Table of contents
About this book
This volume addresses children and young people’s relationships both within and beyond the context of the family. It begins with familial relationships and the home by examining the social and cultural complexities of families, intimacies and interdependencies, including the dynamics of families as spatial units (nuclear, multi-generational, alternative) and the roles that children play (as carers etc.). In addition to considering child/parent relations, sibling relationships and birth order, the initial section includes particular dimensions of children's familial relationships in diverse contexts, such as family food practices, aspirations and work practices.
The second section explores geographical dimensions of adult/child relationships beyond the dynamics of the family and across the lifecourse. It considers the roles that intergenerationality plays in children's and young people's lives as well as their links with wider communities. The section addresses broader conceptual issues and themes (child-adult relationships outside the home; intergenerational geographies and spaces; and the intergenerational city) while also providing more focused discussions of current issues related to the geographies of intergenerationality including adoption, looked after children and fertility.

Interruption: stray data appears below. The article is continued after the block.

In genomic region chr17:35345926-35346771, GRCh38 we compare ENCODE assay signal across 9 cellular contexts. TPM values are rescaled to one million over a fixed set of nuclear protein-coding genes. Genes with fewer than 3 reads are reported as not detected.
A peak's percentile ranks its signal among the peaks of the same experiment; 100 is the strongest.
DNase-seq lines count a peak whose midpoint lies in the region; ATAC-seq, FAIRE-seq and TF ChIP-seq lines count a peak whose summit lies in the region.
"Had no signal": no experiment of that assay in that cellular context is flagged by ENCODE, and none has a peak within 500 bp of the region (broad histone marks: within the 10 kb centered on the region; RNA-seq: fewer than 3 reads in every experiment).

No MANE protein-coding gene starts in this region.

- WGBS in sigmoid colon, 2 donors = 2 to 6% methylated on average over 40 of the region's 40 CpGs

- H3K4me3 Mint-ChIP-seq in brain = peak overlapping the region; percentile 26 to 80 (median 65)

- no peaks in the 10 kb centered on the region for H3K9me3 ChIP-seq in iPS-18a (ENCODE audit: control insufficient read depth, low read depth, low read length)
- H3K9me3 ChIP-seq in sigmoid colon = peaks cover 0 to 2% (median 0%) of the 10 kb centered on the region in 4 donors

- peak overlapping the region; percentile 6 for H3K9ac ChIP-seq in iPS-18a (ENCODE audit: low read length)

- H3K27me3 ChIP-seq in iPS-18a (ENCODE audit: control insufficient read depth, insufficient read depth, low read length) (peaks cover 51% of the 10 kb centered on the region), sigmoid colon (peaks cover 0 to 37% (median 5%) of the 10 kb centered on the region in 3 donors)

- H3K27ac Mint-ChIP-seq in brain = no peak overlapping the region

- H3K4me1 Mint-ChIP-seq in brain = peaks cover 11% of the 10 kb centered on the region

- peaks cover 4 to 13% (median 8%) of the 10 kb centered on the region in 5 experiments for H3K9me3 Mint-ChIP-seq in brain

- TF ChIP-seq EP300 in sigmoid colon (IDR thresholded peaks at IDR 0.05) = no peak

The final section addresses children and young people's relationships with one another: friendship, peer group relations, and sexualities. It explores the geographies and spatialities of affective relations and emotional practices among children and young people. Geographies of bodies and embodiment and their connection to identities is an important part of this section. The chapters range from cross-cultural comparisons of age mixing among children to specific kinds of relationship formations between children and young people (e.g. friendship; sexual relations; gangs; bullying) and the spaces and places (including cyberspace) that facilitate, impede and organise these relationships. The diverse relationships that children and young people form with both one another and with adults have significant geographical dimensions.